The potential availability of discovery is one of the many issues to consider when determining whether to include a mandatory arbitration provision in a contract for an international transaction. A recent decision by a federal court in California, which held that third-party discovery is not available for private arbitration, is a good reminder of the importance of addressing the availability of discovery when drafting arbitration provisions.
In the case
, Dubey, a Taiwanese company with a California-based affiliate, instituted an arbitration proceeding before the American Arbitration Association’s International Centre for Dispute Resolution to enforce an indemnification provision against several individuals. One of the individuals sought an order compelling the Taiwanese company to produce various documents for use in the arbitration. Specifically, the individual sought an order under a statute that gives federal courts discretion to order discovery for use in a “foreign or international tribunal.”
The court denied the order, holding that private arbitration does not constitute a “foreign or international tribunal” and noting that permitting discovery in private arbitration would defeat the timeliness and cost-effectiveness of arbitration.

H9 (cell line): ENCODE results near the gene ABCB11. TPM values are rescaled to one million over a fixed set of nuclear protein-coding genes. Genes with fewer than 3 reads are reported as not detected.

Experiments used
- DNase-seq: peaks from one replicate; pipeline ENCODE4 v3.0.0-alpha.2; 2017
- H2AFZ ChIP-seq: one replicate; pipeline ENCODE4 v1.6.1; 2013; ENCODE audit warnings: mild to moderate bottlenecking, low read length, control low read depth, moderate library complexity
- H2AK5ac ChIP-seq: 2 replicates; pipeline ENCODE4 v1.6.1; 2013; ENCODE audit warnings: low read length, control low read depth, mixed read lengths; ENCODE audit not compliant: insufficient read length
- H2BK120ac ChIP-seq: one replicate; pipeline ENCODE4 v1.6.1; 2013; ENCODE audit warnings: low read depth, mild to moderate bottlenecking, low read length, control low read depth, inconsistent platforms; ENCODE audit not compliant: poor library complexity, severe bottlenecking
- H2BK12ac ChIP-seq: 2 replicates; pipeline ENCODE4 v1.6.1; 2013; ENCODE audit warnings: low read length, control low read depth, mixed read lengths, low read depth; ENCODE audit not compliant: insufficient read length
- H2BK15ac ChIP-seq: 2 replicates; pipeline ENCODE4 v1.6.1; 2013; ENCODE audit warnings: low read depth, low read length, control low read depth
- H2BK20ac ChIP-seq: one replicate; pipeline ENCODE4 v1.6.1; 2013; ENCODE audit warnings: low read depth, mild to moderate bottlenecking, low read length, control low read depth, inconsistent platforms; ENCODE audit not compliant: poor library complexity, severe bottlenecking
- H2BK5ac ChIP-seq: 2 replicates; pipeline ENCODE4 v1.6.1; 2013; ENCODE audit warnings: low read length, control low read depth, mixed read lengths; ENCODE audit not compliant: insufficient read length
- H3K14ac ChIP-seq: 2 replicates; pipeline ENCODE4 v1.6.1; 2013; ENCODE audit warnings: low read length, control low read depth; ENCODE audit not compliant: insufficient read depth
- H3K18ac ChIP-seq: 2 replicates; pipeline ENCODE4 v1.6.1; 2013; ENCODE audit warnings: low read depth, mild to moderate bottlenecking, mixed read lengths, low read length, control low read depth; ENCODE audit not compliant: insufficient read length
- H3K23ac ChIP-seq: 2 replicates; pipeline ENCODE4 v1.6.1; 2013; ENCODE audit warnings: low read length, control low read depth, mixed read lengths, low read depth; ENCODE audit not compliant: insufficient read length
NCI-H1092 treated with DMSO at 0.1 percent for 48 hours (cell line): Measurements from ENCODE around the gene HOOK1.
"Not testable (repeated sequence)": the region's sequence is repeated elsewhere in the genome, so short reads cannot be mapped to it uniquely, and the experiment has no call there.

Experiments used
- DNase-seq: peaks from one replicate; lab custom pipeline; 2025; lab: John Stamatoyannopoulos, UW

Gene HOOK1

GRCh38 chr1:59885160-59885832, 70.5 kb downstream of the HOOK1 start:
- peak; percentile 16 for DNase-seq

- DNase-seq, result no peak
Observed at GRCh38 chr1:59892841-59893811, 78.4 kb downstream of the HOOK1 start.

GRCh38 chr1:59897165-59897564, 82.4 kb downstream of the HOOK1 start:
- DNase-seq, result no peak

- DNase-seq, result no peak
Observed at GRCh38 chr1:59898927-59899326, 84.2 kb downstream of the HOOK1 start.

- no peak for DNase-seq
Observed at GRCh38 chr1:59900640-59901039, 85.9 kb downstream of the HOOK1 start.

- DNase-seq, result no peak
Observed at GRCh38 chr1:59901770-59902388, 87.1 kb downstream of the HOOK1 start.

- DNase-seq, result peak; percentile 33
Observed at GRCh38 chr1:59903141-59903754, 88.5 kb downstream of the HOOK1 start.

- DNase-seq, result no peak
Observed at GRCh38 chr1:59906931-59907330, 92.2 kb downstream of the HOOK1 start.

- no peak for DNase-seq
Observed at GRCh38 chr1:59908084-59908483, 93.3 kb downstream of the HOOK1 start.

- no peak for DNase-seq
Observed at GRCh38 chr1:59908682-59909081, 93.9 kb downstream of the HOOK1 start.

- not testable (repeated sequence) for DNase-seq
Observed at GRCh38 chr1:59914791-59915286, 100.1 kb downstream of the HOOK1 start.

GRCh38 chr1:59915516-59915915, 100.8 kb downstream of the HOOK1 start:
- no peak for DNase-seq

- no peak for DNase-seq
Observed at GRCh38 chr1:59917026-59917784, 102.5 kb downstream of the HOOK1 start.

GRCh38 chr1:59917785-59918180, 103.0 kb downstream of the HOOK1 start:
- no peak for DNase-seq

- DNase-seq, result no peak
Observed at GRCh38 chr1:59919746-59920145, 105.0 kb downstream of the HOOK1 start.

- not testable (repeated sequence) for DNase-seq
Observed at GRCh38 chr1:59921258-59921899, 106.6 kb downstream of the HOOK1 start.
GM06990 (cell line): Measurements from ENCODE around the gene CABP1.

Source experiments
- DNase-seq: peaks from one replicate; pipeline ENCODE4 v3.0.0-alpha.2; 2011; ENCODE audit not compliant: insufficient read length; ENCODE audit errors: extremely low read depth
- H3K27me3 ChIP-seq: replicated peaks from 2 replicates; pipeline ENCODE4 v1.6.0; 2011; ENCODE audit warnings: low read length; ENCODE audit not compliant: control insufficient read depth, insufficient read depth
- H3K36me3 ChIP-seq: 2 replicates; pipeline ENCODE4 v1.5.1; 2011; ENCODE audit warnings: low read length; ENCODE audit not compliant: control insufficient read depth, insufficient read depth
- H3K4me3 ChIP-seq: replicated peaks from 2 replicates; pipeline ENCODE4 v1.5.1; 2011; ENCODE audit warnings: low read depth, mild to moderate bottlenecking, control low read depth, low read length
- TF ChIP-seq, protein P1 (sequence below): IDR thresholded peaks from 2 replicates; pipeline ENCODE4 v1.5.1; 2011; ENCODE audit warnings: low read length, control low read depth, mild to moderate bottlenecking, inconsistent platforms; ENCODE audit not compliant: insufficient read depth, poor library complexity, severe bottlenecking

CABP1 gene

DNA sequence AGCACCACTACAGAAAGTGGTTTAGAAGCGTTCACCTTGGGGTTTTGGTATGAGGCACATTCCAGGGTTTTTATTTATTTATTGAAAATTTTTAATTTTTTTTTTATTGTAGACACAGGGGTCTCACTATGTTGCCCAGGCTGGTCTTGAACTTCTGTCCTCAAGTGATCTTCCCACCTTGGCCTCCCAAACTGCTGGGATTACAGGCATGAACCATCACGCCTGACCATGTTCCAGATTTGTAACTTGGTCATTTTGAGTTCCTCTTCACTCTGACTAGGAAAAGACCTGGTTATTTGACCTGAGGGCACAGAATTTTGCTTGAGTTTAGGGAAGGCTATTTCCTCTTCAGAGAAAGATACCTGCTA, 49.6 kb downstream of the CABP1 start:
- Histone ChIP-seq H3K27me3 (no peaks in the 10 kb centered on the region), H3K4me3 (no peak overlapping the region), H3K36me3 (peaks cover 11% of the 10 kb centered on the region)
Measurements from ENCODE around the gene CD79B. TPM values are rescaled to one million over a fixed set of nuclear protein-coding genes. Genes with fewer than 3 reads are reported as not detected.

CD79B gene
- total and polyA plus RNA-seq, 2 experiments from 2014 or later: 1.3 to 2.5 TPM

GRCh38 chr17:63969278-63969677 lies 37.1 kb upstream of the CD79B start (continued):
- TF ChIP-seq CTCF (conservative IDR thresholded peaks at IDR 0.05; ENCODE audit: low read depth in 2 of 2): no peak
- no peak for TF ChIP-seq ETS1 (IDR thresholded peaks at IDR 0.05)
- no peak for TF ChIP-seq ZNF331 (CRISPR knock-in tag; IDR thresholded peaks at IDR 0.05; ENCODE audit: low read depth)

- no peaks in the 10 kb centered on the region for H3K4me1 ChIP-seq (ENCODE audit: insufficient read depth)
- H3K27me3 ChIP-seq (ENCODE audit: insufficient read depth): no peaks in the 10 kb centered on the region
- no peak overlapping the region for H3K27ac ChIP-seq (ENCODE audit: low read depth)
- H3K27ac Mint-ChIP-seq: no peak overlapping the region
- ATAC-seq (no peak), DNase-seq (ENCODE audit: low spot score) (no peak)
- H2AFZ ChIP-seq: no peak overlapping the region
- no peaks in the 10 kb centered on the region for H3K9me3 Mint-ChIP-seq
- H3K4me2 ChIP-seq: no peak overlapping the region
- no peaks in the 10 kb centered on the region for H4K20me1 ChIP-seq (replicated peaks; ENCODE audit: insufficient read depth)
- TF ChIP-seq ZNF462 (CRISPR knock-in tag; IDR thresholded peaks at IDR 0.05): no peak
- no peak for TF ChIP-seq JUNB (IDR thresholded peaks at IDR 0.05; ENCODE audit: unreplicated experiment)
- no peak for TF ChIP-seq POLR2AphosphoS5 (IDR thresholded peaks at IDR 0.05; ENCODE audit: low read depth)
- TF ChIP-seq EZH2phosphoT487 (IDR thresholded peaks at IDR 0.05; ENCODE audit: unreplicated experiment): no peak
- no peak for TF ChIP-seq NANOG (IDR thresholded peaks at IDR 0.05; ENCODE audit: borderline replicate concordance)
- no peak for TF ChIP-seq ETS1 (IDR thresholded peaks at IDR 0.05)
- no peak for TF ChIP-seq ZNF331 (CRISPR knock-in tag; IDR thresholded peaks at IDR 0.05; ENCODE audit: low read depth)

The availability of discovery is one item that should be addressed when entering into an agreement with a foreign entity that mandates resolving disputes by arbitration. As discussed in Dubey
, there is a split of authority as to whether third-party discovery is available in the context of private arbitration. The Sixth Circuit Court of Appeals has not directly addressed the issue in Dubey
In any event, addressing discovery issues at the outset can be an effective means of increasing the likelihood that arbitration is timely and cost-effective without limiting the availability of meaningful discovery.
If you have questions about cross-border disputes, please contact Jeffrey Dornbos, (firstname.lastname@example.org
or 616.396.3260), International Dispute Resolution Practice Group Chair Brian Lang (email@example.com
or 231.727.2612) or another member of the International Dispute Resolution Practice Group at Warner Norcross & Judd.